Pangolins and other wild species, including a variety of species of bat, are often sold in wet markets, he says, providing opportunities for viruses to move from one species to another. "Wet markets, therefore, create ideal conditions for the spillover of pathogens from one species to another, including to people."
The market in Wuhan, which was closed down after the outbreak, had a wild animal section, where live and slaughtered species were on sale, including body parts of camels, koalas and birds. The Guardian reports that an inventory at one shop listed live wolf pups, golden cicadas, scorpions, bamboo rats, squirrels, foxes, civets, hedgehogs (probably porcupines), salamanders, turtles and crocodiles.
As far as we know, bats and pangolins weren't listed, but authorities in China will have intelligence on what animals were being sold, says Prof Ball. "If the spillover's happened once, you want to know whether or not this sort of thing can happen again, because it's important from a public health standpoint," he says. "And so you need to know exactly what species of animal it's in and also what were the risks that gave rise to that spillover event."
Many of the viruses we have become familiar with in recent years have crossed over from wild animals. This is the story of Ebola, HIV, Severe Acute Respiratory Syndrome (Sars) and now coronavirus. Prof Jones says the rise in infectious disease events from wildlife might be because of our increasing ability to detect them, growing connectivity to each other, or more encroachment into wild habitats, thereby "changing landscapes and coming into contact with new viruses the human population hasn't seen before".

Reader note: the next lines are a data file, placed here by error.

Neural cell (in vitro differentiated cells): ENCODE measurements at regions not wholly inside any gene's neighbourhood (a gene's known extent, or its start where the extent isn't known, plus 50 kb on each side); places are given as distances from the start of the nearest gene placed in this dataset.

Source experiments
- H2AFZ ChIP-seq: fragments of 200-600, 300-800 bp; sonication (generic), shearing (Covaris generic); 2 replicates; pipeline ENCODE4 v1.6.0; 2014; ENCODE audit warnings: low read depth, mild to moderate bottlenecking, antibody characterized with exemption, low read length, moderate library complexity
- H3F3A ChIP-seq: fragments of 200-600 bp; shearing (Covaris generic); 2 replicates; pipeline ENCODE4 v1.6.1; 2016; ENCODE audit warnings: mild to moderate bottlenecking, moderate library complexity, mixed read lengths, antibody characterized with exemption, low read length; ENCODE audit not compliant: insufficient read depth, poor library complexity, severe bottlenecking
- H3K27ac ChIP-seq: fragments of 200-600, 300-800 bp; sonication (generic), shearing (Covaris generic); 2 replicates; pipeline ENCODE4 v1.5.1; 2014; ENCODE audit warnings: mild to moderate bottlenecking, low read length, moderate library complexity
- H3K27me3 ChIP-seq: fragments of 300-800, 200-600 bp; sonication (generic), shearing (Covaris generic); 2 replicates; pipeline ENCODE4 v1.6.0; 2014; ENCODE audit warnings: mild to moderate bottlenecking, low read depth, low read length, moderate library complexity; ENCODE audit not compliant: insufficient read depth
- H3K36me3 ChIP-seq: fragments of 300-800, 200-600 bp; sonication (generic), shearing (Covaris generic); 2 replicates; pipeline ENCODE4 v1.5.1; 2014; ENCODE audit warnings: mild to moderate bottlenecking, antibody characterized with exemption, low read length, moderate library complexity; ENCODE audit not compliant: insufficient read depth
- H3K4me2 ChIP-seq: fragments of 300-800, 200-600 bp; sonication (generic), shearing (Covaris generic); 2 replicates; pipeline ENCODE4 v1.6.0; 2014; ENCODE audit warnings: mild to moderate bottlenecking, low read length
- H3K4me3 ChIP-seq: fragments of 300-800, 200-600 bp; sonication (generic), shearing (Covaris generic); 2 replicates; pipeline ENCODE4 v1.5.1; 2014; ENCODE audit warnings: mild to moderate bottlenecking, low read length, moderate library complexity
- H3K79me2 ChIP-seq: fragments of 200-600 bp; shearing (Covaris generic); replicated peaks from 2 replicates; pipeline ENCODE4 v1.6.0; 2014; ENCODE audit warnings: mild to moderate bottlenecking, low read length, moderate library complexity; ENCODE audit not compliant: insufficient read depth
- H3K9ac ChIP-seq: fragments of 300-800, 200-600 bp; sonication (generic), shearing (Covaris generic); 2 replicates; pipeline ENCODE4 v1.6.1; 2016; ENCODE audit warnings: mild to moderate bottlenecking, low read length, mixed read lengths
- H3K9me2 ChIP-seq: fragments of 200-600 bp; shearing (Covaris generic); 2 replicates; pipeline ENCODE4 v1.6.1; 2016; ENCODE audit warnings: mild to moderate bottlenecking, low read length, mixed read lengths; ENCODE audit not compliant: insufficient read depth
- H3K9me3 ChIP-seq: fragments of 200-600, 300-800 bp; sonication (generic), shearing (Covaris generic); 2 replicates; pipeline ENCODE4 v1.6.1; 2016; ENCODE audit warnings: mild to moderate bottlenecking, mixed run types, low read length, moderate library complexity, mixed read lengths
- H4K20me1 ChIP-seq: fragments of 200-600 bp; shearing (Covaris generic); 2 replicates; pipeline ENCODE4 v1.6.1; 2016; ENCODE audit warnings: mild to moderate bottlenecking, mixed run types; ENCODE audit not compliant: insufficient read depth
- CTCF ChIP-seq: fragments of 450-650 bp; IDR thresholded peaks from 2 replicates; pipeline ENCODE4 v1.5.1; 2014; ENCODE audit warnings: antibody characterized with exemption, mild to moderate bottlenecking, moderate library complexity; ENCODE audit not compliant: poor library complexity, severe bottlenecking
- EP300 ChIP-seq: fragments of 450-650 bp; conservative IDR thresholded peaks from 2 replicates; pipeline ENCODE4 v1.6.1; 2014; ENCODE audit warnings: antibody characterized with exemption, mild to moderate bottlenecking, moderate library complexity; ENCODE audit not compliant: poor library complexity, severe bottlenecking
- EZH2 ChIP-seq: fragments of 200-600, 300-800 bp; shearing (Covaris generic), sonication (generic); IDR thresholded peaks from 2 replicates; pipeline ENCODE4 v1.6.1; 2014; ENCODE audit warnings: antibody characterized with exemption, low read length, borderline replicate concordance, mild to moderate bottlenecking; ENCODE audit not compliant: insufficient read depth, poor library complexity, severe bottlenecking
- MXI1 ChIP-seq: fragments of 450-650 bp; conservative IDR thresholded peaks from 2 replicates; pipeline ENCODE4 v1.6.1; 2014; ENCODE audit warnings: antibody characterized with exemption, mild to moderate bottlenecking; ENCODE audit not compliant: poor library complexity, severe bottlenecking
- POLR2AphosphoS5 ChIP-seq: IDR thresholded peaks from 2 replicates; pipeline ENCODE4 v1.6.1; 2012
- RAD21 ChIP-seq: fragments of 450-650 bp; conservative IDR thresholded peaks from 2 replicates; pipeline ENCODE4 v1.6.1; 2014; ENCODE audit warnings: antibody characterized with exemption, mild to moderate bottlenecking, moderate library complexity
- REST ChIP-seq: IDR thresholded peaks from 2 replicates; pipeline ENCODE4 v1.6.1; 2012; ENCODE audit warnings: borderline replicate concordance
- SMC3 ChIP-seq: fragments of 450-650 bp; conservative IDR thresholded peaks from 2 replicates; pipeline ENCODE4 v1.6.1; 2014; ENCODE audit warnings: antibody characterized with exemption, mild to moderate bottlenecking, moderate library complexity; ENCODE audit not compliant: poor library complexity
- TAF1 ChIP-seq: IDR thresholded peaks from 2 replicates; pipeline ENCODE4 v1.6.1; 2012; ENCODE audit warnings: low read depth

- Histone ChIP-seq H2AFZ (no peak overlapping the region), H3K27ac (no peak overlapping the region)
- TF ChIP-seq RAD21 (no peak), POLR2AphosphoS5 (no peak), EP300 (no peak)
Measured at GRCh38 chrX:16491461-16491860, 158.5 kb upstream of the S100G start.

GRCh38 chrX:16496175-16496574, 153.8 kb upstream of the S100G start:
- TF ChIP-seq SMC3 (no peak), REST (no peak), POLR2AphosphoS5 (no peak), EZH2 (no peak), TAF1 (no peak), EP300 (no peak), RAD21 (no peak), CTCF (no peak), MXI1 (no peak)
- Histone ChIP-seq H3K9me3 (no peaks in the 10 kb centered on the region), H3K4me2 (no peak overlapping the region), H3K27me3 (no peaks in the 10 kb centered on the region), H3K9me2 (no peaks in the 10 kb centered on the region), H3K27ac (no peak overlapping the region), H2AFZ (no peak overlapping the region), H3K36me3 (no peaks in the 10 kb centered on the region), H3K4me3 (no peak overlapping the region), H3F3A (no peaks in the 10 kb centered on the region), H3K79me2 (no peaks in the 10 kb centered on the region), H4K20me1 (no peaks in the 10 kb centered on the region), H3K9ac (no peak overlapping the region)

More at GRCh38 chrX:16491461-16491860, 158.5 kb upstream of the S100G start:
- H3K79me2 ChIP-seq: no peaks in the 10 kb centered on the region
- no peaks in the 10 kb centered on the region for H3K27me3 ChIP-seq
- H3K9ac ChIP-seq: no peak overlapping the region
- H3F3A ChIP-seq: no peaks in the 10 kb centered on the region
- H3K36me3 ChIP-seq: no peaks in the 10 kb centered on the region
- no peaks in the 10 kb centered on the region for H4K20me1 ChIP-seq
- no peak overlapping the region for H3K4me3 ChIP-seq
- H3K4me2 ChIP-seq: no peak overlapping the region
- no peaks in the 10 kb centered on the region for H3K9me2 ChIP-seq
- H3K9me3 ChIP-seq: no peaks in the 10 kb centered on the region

If we understand the risk factors, we can take steps to prevent it happening in the first place without adversely affecting wild animals, says Prof Cunningham. Conservationists are at pains to point out that although bats are thought to carry many viruses, they are also essential for ecosystems to function. "Insectivorous bats eat huge volumes of insects such as mosquitoes and agricultural pests, while fruit bats pollinate trees and spread their seeds," he says. "It is imperative that these species are not culled through misguided 'disease control' measures."
After Sars in 2002-3, caused by a very similar coronavirus to the one now emerging in China and beyond, there was a temporary ban on wild animal markets. But the markets quickly sprang up again across China, Vietnam and other parts of south-east Asia.
China has again suspended the buying and selling of wild-animal products, which are commonly used for food, fur and in traditional medicines. Reports suggest this may be made permanent.
While we may never know exactly how or where the disease responsible for many deaths made the leap into humans, Prof Diana Bell of the University of East Anglia says we can prevent another "perfect storm". "We are bringing together animals from different countries, different habitats, different lifestyles - in terms of aquatic animals, arboreal animals and so on - and mixing them together and it's a kind of melting pot - and we've got to stop doing it." BBC